Friday, February 21, 2014

The Introverted Athlete

Maybe a month or so ago, a Facebook friend posted a link and a note about a book he had recently read. The book was about introverts. Who they are, and how they function in a world made for extroverts. (I think it was, Quiet: The Power of Introverts in a World that Can't Stop Talking.) 

I had never really given it much thought...whether I was an introvert or not. If I take personality tests, like the Myers-Briggs, I never trust my answers. Am I answering completely honestly or am I answering like the person I wish I was? But that Facebook post intrigued me. So, I did a quick online search and found this Huffington Post article: 23 Signs You're Secretly an Introvert

Holy cow!

The article may not be exactly "scientific," but it describes me nearly perfectly.
"People are frequently unaware that they’re introverts -– especially if they’re not shy -- because they may not realize that being an introvert is about more than just cultivating time alone. Instead, it can be more instructive to pay attention to whether they're losing or gaining energy from being around others, even if the company of friends gives them pleasure."
I don't consider myself shy. I think that people who don't know me do consider me aloof, but usually I'm fine with approaching others, talking to people, socializing (a bit). I love my family and friends. I enjoy meeting and getting to know new people. But, in the end, people wear me out.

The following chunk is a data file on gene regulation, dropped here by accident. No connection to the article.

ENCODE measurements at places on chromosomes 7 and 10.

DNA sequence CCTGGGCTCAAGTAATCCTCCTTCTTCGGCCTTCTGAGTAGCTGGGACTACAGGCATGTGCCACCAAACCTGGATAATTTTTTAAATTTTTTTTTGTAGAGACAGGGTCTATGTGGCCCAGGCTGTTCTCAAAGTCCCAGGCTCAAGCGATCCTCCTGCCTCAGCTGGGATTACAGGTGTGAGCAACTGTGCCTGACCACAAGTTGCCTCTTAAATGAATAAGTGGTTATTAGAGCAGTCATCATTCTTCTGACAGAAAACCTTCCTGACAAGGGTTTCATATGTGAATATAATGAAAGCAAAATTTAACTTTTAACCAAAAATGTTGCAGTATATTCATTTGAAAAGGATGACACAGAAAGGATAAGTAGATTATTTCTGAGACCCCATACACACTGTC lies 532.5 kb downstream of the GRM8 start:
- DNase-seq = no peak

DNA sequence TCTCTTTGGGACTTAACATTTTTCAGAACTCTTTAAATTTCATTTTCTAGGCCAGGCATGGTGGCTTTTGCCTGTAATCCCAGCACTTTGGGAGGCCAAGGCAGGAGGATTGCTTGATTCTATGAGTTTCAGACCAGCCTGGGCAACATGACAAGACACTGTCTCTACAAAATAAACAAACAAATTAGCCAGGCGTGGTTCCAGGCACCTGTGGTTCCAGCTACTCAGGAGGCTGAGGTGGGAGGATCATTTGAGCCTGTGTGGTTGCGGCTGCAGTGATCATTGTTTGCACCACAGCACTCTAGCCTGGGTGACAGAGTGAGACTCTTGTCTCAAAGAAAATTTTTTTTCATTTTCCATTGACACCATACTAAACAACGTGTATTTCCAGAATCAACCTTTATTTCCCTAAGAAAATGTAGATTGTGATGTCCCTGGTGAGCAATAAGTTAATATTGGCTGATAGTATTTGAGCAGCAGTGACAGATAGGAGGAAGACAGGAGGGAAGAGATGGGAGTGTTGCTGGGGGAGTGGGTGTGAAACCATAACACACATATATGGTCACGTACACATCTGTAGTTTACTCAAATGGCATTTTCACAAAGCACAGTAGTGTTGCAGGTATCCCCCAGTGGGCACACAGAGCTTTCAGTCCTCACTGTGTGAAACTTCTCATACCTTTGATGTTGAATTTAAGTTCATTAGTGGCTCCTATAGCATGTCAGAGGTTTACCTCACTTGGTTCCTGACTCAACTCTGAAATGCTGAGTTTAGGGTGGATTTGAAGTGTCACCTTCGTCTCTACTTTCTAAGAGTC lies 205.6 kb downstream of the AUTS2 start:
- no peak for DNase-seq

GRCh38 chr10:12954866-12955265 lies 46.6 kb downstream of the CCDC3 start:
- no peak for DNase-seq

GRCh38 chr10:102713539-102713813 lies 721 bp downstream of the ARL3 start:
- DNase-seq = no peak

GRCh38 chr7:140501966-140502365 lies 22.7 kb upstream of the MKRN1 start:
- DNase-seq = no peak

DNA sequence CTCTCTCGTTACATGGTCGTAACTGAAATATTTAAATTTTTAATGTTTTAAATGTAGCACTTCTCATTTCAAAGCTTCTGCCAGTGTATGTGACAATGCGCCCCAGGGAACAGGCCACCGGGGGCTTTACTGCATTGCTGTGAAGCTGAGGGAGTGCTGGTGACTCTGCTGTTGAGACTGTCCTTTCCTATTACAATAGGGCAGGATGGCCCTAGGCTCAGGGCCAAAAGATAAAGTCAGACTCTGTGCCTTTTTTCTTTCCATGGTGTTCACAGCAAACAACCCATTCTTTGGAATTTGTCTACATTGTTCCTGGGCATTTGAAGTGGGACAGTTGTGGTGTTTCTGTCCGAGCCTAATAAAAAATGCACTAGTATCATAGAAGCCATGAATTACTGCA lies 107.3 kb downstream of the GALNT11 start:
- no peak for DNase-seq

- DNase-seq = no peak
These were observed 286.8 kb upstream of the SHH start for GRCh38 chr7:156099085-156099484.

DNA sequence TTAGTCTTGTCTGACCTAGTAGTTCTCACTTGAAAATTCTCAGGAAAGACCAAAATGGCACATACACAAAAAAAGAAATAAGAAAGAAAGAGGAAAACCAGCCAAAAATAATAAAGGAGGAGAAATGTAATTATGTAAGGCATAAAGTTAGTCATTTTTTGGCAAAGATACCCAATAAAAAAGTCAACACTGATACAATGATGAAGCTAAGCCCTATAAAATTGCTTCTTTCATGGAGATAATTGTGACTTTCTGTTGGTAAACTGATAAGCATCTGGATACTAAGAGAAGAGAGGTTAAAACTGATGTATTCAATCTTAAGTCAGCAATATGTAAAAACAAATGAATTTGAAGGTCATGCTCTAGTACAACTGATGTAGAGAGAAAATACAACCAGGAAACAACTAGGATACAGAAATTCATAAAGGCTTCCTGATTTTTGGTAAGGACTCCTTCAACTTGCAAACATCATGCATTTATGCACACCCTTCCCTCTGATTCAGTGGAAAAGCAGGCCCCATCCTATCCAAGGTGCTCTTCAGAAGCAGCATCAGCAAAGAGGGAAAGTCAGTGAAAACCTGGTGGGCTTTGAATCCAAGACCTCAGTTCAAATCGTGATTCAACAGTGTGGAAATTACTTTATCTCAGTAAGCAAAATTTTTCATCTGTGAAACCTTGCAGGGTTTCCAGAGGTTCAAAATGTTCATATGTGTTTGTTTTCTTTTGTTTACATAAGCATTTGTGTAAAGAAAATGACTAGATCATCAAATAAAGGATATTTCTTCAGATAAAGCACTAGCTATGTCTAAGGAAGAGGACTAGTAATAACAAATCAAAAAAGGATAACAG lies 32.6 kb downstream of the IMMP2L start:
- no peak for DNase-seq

It explains so much. Why I loved working from home for so many years, and why when I did work in an office setting, my coworkers often didn't even know I was there. And it's not that I'm claustrophobic; it's that I need to know I can get "out" if I need to. I am horrible about the phone. I don't answer it, and I don't call friends or even family very often. (I would much rather text.) 

"Most introverts need to think first and talk later." Please don't ask me what I'm thinking and expect an articulate answer. Not happening.

"You're a writer." 

Yep.

"Many introverted children come to believe there is something 'wrong' with them."

And therein lies the rub. For nigh these 50 years, I have thought that I needed to change my personality. That how I am is, somehow, wrong and not socially acceptable. 

(I am a little concerned that the American Psychiatric Association has considered classifying the introverted personality a disorder, however...)

Despite it, though, I am and have been pretty successful. I had a strong and enduring marriage...better than most people I know. I managed to establish a successful and lucrative "first" career. My "second" career seems to be gaining some legs, and I am finding a good amount of satisfaction in what I'm doing. 

I cried a little when I read this article.

No longer will I apologize for who I am and how I am. 

What you see is what you get. And if you give me the room and the time, I think you might find I'm not such a bad person after all.